For decades, institutional investors have been investing in private equity because of its double-digit returns, low correlation with quoted markets and resilience.
Private equity has delivered average returns of 14.9 per cent over the past 10 years, with the small buyout sector being the best performer of the market.
Private equity should not be confused with investments made by venture capital investors. While both investment types are made into private companies, venture capital investments are made into early-stage, normally pre-profit and often pre-revenue businesses.
While these businesses have the potential for generating high returns, they also carry a commensurately high risk. Instead, private equity investments are made into pre-existing, often long-established companies, usually involving the buyout of one or more shareholders.
While institutional investors have been allocating 5 per cent or more of their assets to private equity for many years, it is only relatively recently that high-net-worth and sophisticated private investors have been attracted to the asset class.
Just like the institutions, they have been drawn to private equity as a way of diversifying portfolios and accessing the potential for strong returns – something particularly relevant in an era of very low interest rates.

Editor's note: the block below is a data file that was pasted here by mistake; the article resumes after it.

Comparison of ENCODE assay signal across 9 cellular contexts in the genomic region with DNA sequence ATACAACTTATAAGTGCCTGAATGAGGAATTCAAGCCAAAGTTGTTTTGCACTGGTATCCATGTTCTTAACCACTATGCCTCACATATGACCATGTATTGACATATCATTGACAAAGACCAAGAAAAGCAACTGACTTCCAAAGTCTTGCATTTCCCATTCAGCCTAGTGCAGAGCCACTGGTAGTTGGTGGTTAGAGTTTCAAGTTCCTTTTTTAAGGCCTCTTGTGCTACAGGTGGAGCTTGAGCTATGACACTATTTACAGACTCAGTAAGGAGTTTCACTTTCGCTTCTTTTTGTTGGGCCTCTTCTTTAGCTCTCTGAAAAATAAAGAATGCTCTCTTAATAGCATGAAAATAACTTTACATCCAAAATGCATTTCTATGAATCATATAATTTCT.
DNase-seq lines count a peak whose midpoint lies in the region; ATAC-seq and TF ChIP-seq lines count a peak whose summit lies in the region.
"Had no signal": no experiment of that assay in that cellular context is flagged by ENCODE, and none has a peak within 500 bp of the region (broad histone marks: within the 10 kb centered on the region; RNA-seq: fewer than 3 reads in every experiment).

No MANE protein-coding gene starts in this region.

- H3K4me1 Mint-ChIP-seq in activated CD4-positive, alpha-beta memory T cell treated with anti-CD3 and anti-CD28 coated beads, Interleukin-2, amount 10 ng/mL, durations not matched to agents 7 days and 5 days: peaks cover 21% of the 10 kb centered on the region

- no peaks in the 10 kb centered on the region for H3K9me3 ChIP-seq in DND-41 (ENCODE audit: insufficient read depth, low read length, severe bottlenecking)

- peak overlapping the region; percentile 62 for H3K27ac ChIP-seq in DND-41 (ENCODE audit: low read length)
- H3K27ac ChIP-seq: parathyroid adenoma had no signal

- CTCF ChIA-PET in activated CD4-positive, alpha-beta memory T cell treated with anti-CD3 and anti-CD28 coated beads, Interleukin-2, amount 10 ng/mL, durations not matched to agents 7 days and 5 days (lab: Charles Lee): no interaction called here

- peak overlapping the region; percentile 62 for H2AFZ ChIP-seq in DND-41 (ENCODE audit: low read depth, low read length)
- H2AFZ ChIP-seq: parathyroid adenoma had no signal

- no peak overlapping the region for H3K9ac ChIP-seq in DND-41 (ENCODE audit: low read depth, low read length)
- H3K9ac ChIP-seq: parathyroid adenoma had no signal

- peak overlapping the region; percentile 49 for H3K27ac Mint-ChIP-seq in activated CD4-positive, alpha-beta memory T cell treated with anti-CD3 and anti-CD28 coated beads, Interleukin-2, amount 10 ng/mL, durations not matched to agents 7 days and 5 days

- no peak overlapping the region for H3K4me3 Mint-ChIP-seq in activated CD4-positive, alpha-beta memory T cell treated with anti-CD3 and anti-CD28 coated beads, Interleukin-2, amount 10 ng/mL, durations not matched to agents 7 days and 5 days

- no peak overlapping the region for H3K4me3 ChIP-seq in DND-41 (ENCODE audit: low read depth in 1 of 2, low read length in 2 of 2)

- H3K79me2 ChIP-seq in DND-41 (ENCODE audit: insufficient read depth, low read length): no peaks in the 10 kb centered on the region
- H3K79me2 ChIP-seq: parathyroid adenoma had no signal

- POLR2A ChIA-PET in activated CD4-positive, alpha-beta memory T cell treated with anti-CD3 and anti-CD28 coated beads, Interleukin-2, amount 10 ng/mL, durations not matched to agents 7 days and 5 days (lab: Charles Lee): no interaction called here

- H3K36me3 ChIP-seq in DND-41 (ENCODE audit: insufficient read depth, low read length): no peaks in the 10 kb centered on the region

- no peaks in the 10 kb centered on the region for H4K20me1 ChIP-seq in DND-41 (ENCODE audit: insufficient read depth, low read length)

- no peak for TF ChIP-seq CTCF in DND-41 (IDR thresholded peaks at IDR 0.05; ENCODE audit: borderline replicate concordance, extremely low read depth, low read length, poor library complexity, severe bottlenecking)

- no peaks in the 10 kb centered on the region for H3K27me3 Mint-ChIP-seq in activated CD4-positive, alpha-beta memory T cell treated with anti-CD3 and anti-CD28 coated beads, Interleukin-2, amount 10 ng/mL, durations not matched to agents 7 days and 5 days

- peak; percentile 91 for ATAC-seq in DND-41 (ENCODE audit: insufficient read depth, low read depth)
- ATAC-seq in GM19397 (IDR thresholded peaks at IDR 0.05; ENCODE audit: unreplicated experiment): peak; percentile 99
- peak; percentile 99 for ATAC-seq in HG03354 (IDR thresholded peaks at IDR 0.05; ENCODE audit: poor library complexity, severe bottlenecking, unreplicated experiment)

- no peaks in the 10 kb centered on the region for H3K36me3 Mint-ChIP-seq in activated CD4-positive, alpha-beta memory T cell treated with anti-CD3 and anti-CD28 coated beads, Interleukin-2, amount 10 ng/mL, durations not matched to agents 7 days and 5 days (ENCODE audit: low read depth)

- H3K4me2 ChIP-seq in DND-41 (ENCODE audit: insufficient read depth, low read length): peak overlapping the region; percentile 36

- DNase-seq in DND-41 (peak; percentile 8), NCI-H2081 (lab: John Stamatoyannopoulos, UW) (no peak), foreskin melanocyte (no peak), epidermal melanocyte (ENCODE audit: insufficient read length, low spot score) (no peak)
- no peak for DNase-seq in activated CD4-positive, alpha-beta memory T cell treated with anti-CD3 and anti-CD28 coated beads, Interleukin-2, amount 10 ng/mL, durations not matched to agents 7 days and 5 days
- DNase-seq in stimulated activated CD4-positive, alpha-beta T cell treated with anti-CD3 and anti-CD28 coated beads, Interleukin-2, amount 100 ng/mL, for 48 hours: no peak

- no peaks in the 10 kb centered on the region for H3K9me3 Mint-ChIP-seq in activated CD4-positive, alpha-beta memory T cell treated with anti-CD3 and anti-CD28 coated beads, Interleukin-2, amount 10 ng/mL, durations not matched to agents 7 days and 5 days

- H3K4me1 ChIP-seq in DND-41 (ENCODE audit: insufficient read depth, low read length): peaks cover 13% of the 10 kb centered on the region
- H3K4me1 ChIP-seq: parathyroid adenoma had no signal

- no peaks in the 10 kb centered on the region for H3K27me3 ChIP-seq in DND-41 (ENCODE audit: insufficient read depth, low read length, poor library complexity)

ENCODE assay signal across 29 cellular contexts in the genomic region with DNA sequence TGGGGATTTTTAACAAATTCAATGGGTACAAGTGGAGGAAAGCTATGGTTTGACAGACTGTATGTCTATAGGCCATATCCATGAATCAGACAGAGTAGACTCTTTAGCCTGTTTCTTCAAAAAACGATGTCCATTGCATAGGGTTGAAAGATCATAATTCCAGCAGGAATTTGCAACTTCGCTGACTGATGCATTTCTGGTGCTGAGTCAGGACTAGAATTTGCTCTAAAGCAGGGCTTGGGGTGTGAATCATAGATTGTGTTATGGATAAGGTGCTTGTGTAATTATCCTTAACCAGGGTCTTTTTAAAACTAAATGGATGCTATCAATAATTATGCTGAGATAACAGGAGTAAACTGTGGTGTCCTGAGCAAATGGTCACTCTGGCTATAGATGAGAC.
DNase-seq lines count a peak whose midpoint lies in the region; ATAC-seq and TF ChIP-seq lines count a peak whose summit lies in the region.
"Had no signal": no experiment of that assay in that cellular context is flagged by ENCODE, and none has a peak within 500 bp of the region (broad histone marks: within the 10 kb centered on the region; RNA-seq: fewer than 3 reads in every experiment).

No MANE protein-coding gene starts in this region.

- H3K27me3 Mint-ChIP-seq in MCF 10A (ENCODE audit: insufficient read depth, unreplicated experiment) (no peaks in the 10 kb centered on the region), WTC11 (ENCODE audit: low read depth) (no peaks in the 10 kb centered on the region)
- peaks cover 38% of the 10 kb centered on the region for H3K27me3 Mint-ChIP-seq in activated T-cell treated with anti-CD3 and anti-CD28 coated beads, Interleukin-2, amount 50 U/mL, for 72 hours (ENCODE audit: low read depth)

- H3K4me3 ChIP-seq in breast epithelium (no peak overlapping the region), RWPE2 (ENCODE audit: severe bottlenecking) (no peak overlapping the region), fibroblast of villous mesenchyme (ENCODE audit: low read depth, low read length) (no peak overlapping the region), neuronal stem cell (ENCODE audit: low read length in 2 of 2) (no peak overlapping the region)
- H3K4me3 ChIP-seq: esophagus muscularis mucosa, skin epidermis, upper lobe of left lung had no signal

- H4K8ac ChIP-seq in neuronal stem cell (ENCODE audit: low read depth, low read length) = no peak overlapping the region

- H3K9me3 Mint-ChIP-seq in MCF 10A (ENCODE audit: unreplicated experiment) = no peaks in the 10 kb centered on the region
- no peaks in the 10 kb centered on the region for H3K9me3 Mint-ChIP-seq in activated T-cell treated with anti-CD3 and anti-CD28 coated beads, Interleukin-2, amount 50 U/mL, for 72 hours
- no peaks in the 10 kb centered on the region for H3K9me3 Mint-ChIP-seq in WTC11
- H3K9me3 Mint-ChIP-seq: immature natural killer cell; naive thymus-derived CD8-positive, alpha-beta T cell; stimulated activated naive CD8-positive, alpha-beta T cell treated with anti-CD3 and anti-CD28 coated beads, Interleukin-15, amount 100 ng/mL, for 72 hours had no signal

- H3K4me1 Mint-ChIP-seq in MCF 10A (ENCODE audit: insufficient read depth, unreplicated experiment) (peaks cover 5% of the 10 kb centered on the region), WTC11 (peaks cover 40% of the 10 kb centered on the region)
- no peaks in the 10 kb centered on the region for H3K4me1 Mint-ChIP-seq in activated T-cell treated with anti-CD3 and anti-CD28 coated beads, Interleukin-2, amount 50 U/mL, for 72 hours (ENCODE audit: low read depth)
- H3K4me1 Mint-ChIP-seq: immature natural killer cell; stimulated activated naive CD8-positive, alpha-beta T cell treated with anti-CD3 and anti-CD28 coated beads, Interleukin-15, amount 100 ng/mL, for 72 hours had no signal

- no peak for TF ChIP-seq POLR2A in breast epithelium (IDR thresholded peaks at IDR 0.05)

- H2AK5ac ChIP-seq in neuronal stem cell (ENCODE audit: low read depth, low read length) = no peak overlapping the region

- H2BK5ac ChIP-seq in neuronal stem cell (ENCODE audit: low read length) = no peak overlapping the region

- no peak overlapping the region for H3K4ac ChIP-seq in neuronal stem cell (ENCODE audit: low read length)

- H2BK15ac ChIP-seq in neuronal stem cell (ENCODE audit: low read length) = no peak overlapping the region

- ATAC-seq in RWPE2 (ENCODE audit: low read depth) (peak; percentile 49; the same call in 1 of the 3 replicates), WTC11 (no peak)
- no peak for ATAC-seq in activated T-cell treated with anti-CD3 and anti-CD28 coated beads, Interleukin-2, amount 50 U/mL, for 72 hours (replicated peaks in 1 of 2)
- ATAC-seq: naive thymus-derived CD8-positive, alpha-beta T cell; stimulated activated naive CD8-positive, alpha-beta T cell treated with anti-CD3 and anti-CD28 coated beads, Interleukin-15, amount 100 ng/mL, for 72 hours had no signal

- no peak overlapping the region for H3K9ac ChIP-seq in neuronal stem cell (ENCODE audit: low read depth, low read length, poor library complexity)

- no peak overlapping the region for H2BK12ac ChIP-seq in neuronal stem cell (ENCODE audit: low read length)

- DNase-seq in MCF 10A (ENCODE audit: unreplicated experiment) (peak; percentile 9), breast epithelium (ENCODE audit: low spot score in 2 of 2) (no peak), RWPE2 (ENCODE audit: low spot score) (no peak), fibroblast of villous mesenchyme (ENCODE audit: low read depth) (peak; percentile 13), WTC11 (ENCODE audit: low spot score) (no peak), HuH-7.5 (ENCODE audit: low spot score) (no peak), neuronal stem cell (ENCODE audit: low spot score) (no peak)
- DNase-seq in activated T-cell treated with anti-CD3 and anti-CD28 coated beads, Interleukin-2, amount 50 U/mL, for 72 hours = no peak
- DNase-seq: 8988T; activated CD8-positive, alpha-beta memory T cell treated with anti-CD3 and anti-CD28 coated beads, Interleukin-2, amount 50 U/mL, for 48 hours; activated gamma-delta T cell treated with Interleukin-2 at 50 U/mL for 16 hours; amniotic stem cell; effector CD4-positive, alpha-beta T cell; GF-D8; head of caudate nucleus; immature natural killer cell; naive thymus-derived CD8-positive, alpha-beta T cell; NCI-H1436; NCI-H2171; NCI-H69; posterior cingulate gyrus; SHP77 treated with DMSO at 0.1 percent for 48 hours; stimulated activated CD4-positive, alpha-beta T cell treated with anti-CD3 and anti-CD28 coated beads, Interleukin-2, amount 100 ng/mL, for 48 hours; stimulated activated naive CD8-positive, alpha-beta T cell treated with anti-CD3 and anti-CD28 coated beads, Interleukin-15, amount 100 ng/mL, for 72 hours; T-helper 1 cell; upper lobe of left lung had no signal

Among the high-net-worth market, entrepreneurs have embraced private equity the most. Successful entrepreneurs are typically business savvy and highly driven individuals, with a clear vision of what they want to achieve.
But for most, there always comes a time to sell their company, whether it be when all their goals are achieved, they want to retire, or someone offers a price that’s too good to refuse.
So what happens next? Taking a long holiday might come first, but that’s the easy bit. When the suntan has faded there is a real job to be done: how to invest the £50m, £100m or more they have realised, which is no small task – albeit there are plenty of advisers on hand to help.
Investment in property and a portfolio of stocks and bonds will no doubt form part of the solution, but entrepreneurs, who may already have personal experience of the power of private equity to fuel growth, will often set aside a ‘play pot’ for investing in small businesses, often taking 100 per cent ownership and becoming actively involved.
The problem with this ‘direct’ private equity approach is that once you have invested in a few businesses you can soon run out of bandwidth to manage these investments, and you end up with a relatively high concentration of funds invested in perhaps only three or four companies.
There are several reasons, then, why investing in a private equity fund in addition to, or in place of, direct investing makes sense:
• Diversification, with a typical private equity fund investing in 10-15 different businesses, across a range of sectors;